Polandian on Sunday #3

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Welcome to Polandian on Sunday with a brief summary of what happened this week in Poland.

1. Eurovote? Poles couldn’t care less

This spring over 500 million Europeans will vote for 736 Members of the European Parliament. European Parliament is a legislative body which has a say (together with EU Council comprising heads of governments) on the EU legislation, which is then binding for the member states.

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Eurostat asked European Union citizens in all 27 member states whether they will take part in the upcoming elections. Results of the study show Poland, which is assigned 54 seats in the chamber, as one of the countries where people are least interested in casting a vote. 19% of the Polish respondents say they will not vote, which is the second highest score after the UK (30%). As little as 13% say they will vote  – the lowest of all EU countries.

Jarosław Zbieranek, director of The Institute of Public Affairs, told Gazeta Wyborcza daily that he thinks there are 3 main reasons for this desinterresement:
– the public doesn’t have enough information about the election and about the EU parliament;
– EU elections are treated by the media and parties rather as a barometer for the national politics, than an event with broader europan dimention;
– parties choose candidates for their popularity rather, than their competence: opera singer, several Big Brother participants, cosmonauts, sports-people, tv presenters.

Number of people who declare will take part in the PE election
Belgium: 70%
Luxembourg: 62%
Malta: 56%
Denmark: 56%
EU Average: 34%
Slovakia: 25%
Portugal: 24%
United Kingdom: 22%
Austria: 21%
Poland: 13%

2. President most insulted figure on social websites

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Social networking website Nasza-klasa.pl, helping to get back in touch with former classmates, is the most popular service of its kind in Poland. 25% of all Poles have an account there. As the Dziennik daily reports, Lech Kaczyński – the President of Poland, has over 60 fake accounts registered on his name on nasza-klasa.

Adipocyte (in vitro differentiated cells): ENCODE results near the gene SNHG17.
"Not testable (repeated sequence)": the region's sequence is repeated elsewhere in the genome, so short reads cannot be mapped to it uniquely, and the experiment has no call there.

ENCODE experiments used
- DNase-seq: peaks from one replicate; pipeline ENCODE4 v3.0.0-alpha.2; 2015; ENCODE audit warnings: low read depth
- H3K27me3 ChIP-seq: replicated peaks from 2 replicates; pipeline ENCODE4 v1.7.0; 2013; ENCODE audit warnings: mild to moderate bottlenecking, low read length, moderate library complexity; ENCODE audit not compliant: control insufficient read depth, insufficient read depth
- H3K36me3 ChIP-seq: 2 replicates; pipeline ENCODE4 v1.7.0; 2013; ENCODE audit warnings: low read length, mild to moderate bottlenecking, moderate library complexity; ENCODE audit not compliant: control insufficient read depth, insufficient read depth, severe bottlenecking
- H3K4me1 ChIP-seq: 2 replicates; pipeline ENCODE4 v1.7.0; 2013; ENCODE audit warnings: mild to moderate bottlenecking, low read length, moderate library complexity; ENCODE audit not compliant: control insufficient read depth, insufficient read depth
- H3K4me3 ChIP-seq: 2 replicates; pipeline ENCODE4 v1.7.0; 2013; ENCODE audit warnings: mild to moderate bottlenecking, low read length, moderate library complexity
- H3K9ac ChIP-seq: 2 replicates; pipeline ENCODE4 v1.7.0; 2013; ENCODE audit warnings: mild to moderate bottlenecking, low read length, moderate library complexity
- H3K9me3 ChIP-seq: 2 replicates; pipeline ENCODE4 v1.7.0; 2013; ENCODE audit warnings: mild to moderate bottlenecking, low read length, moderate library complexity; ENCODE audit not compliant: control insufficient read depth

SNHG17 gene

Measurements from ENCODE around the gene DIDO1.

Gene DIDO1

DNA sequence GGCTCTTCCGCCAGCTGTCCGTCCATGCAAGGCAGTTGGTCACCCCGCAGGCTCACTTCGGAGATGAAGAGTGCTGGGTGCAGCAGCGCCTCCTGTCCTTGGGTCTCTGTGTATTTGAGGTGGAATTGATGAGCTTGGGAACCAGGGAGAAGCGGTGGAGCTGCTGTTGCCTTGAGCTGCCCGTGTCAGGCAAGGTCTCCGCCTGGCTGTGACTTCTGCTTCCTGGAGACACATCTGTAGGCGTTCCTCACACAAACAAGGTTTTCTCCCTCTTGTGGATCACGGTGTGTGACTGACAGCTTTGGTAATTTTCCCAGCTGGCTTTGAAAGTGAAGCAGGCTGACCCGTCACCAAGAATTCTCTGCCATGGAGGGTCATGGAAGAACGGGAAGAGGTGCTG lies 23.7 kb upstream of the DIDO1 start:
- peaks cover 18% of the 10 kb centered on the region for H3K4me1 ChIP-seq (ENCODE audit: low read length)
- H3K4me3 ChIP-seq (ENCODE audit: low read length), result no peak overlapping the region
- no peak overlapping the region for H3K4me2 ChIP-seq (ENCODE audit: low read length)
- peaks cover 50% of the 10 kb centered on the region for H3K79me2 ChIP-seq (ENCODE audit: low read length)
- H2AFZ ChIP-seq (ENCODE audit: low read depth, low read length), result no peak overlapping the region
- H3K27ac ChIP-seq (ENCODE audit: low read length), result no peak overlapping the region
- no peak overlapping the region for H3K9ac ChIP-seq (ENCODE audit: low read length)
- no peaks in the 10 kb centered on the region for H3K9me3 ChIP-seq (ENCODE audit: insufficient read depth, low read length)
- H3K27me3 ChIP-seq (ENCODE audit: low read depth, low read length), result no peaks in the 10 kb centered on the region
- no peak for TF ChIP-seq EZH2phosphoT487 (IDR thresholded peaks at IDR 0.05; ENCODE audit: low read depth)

All of the 60 accounts are full of vulgar insults and threats. Dziennik contacted some of authors of offensive comments. 18-year-old Adrian, who called the president a “prick”, explains that he thinks the state of Poland deteriorates because of Lech Kaczyński. He blaims the president for creating conflicts and sees him as corrupted by power. 21-year-old Mateusz wrote under one of Lech Kaczynski’s photos that if he had a gun he would kill “a duck like this one”.

Offending the head of state is a crime in Poland. A crime for which one could be sentenced to up to three years of imprisonment. However, in this case, the police and the public prossecutor are helpless. As the spokesperson for the Wrocław Police told the daily: the police have no possibility to access nasza-klasa.pl. This, and similar websites are blocked on their computers, so that officers wouldn’t spend their time chatting to friends on-line at work.

3. Should the Polish government pay compensations to former Auschwitz homeowners?

When Poland lost the September 1939 campaign, and the attacking Germany and Soviet Union divided Polish territory between themselves – the town of Oświęcim was annexed by Germany and renamed Auschwitz. And by this name it is known around the world – as the place where Germans conducted most unimaginable crimes against humanity in the history of Europe.

To build the concentration camp, Germans expelled many residents from the town suburbs. Those, who owned properties, call for compensation now – 64 years after the end of the war. Members of Sejm, the lower house of the Polish parliament, prepared an act to satisfy those demands from the Polish Treasury. This motion gained support from all political powers.

Half of the former property owners have already received part compensations in 2001 from the Polish-German Reconcilliation Foundation powered by the money from the German government. However, as the President of the Association Of The Victims Of The Third German Reich In Relation to Expulsion From Oświęcim says, 250 families did not manage to produce a valid claim at that time. The victims – he explains – are elderly and sick people, while the foundation gave them a four-month deadline.

It is not possible to demand any more compensations from Germany now, as Poland, signing a treaty establishing the reconcilliation foundation, agreed not to file any more claims in the future. The governemt also rejects the proposal of Polish-funded compensation. Jan Borkowski, Deputy Minister for Foreign Affairs told journalists: ‘Germany is a perpetrator, Poland is a victim. We cannot take responsibility – this would send a wrong message’.

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GOING UP

New regulations in outdoor advertising – Advertising got out of control in many Polish cities in recent years. Huge ads cover many buildings in city centres. Billboards are being installed wherever a free space is spotted. Public complaints foreced the government to work on this matter. Expecting state regulations to arrive soon, the Chamber of Outdoor Advertising has come up with their own regulations of the market, hoping to set a standard. This is the first step in the right way.

GOING DOWN

TVP Polish public television – which terminates its subscription of the most popuar Polish broadsheet, the liberal-leftish Gazeta Wyborcza. Many governments wanted to rule the TVP in hope to rule the hearts. A strategy that never succeded. This time, the neo-fascists with which the formerly ruling Law and Justice party was in coalition – got into the top management of the firm. Wyborcza daily is campaigning against the new managment. TVP continues to deteriorate.